The White House is under renewed pressure over its surveillance programs now that newly declassified documents reveal the NSA collected thousands of e-mails and other communications by Americans that were not related to terrorism.
“Newly declassified secret court opinions show the NSA collected nearly 60 thousand domestic communications a year, for three years, ending in 2011,” reports CNN's Chris Lawrence.
“The data includes emails and other internet activity. The court also said the NSA misrepresented the scope of its effort.”
Marc Rotenberg, the Executive Director, of EPIC (Electronic Privacy Information Center), says "It's very disturbing. The National Security Agency has extraordinary surveillance capabilities. These tools that are supposed to be directed toward adversaries of US, not toward the American public."
“The NSA says it collected the data by mistake, a senior intelligence official telling reporters there was a ‘technological problem that could not be avoided, rather than any overreach,’” Lawrence says.
The Obama administration is under pressure from Republican and Democratic lawmakers over the sweeping nature of the NSA's secret data collection.
President Obama insisted the government is not violating your privacy in a speech he made just two weeks ago, saying "America is not interested in spying on ordinary people. Our intelligence is focused, above all, on finding information that's necessary to protect our people."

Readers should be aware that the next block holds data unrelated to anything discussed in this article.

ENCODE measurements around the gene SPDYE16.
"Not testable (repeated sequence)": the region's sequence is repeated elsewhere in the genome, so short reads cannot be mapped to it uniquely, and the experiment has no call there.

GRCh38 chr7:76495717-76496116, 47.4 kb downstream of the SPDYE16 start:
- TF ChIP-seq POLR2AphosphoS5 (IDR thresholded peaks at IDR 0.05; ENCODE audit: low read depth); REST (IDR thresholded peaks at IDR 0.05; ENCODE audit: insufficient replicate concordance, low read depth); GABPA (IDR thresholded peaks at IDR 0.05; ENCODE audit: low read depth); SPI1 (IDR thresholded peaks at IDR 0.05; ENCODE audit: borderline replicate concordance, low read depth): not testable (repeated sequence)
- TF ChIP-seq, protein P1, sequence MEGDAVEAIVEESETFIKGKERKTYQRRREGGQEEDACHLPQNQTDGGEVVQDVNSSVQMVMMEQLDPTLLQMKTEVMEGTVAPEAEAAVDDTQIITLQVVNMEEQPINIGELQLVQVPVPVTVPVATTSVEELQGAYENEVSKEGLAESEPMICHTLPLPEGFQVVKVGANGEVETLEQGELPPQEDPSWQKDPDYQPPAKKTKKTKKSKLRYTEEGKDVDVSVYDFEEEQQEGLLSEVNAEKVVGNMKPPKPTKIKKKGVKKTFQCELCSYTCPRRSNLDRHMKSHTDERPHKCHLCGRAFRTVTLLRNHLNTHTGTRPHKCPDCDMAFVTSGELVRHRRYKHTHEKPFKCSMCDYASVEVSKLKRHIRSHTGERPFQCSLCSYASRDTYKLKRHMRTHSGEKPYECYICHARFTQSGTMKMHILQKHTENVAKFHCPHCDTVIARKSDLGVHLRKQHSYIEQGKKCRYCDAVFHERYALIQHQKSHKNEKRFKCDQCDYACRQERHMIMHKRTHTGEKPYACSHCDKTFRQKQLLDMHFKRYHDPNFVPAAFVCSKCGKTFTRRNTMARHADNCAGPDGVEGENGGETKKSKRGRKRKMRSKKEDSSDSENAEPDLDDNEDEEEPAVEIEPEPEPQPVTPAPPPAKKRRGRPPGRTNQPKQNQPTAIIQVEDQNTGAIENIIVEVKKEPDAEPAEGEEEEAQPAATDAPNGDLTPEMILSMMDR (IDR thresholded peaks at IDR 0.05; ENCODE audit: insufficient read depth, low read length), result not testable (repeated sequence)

“The NSA is supposed to target foreign communications that have to do with potential terrorism investigations.”
It's back to school this morning for students at a Decatur, Georgia elementary school that was the scene of gunfire on Tuesday.
New details have emerged about the suspected shooter, 20-year-old Michael Brandon Hill. According to prosecutors, Hill entered the Ronald McNair Discovery Learning Academy with an AK-47 type assault rifle and almost 500-rounds of ammunition.
Police also say he'd been previously convicted for making "terroristic threats."
But it’s the dramatic 911 call from the school clerk who convinced Hill to surrender that’s grabbing attention over the gunman.
“Alone in the office of an elementary school, book keeper Antoinette Tuff is face to face with a man armed with an assault rifle and close to 500 rounds of ammunition,” reports
CNN's Martin Savidge.
“It isn't just her life on the line, but the lives of hundreds of students and staff, as well as dozens of police officers now outside.”
Tuff is now being hailed as a hero for her holding her composure with the armed-Hill, all while she’s on the phone with a 911 dispatcher.
“To connect with the suspect she pours out her own personal story, of a marriage that suddenly ended and her own thoughts of suicide,” Savidge says.
"We all go through something in life....No, you don't want that. You going to be okay. I thought the same thing, you know, I tried to commit suicide after my husband left me But look at me now I'm still working and everything is okay,” Tuff says during the call.
Her sense of fearlessness and honesty moves even the police dispatcher.
"Maam, you're doing a great job,” the dispatcher tells her over the phone.
The police barge in moments later, after Tuff convinces the gunman to put down his weapon and lay down himself.